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For Immediate Release
May 16, 2011

Media Contacts:

Geoffrey Brown, Johns Hopkins University Applied Physics Laboratory
(240) 228-5618 or (443) 778-5618
Geoffrey.Brown@jhuapl.edu

John Van Winkle, United States Air Force Academy
(719) 333-7593
John.VanWinkle@USAFA.af.mil

APL-Built Plasma Detector Launches on Space Shuttle Endeavour

"Canary" Is Bound for International Space Station

A highly sensitive and extremely compact instrument for plasma monitoring known as Canary, developed and built by researchers at The Johns Hopkins University Applied Physics Laboratory (APL) in Laurel, Md., lifted off on Monday, May 16 as part of the payload aboard the space shuttle Endeavour and the STS-134 mission to the International Space Station (ISS).

Canary, a plasma spectrometer, will investigate the interaction of approaching spacecraft with the background plasma environment around the ISS and disturbances in the ionosphere caused by space vehicles. The device will also provide a better understanding of the origin and impact of plasma irregularities in the Earth's ionosphere, and demonstrate low-cost techniques for monitoring those conditions. Canary is the second Wafer Integrated Plasma Spectrometers (WISPERS) device created by APL; engineers used innovative MicroElectroMechanical (MEMS) technology when designing WISPERS to reduce size and energy consumption while increasing sensitivity. The first WISPERS device was launched last year aboard FalconSat-5. "Canary and WISPERS will provide on-orbit data for understanding how spacecraft operations affect the natural environment," says Robert Osiander, principal investigator for WISPERS at APL.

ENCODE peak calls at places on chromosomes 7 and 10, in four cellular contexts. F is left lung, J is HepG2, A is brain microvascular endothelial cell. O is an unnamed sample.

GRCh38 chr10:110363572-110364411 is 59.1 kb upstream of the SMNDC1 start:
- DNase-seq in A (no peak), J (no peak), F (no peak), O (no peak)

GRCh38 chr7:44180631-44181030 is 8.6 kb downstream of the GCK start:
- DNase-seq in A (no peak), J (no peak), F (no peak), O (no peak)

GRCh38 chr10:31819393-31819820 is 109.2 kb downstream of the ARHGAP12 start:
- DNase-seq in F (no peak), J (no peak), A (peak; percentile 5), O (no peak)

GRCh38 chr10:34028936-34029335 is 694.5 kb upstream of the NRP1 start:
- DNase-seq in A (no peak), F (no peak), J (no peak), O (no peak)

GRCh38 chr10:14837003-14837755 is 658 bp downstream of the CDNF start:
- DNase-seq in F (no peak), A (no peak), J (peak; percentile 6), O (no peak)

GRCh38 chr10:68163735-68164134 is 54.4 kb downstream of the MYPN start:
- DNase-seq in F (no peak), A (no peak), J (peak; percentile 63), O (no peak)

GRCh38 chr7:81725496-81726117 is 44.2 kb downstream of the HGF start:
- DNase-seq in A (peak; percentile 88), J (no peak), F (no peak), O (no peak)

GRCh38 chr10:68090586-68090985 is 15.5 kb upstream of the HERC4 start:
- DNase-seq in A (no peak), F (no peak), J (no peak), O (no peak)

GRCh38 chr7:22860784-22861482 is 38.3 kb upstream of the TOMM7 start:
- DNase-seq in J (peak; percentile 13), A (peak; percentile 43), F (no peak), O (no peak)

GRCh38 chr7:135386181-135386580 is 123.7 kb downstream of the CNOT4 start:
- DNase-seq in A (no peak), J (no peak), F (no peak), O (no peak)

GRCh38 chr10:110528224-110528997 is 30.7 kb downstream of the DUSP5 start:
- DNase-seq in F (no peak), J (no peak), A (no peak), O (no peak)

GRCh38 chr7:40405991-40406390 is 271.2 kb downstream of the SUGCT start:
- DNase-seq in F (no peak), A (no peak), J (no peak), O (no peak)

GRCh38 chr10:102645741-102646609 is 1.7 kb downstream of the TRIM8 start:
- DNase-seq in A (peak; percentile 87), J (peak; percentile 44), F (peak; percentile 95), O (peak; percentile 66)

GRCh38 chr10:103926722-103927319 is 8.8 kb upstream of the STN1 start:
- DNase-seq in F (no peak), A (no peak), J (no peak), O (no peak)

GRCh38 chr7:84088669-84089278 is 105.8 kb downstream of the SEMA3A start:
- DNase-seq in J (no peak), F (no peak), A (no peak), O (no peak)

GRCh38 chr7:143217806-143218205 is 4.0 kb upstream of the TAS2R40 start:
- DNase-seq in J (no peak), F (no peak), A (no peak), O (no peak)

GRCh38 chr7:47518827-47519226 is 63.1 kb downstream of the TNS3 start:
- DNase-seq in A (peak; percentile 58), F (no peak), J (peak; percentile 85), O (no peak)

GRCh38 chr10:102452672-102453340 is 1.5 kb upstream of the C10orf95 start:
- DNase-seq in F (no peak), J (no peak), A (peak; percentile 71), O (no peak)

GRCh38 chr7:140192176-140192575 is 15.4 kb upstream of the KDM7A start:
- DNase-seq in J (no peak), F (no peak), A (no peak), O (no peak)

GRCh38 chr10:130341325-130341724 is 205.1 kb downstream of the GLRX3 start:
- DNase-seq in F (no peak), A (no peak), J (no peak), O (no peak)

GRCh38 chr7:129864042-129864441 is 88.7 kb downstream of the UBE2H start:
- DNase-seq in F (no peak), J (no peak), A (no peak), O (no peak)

Canary gathers particles of plasma (an electrically-charged gas) through a hole smaller than the diameter of a human hair; the particles are then sorted according to energy and type by a titanium electrostatic analyzer less than a tenth of an inch thick. By measuring the type and energy levels of plasma around it, Canary can provide warnings of potentially hazardous operating conditions. "Canary will add an important new tool to those we use to understand the near-Earth space environment," says Larry Paxton, a space scientist at APL and member of the Canary team. "Canary will also demonstrate a new, cost-effective approach to supporting our nation's operations in space."

Canary was built by APL in coordination with the Space Physics and Atmospheric Research Center (SPARC) at the U.S. Air Force Academy, and was funded in part by the Naval Research Laboratory's Operationally Responsive Space (ORS) program. Canary is part of the STP-H3 payload, which is integrated and flown under the direction of the Department of Defense's Space Test Program. Canary is scheduled to be installed on the ISS on flight day 3.

The Applied Physics Laboratory, a division of The Johns Hopkins University, meets critical national challenges through the innovative application of science and technology. For more information, visit www.jhuapl.edu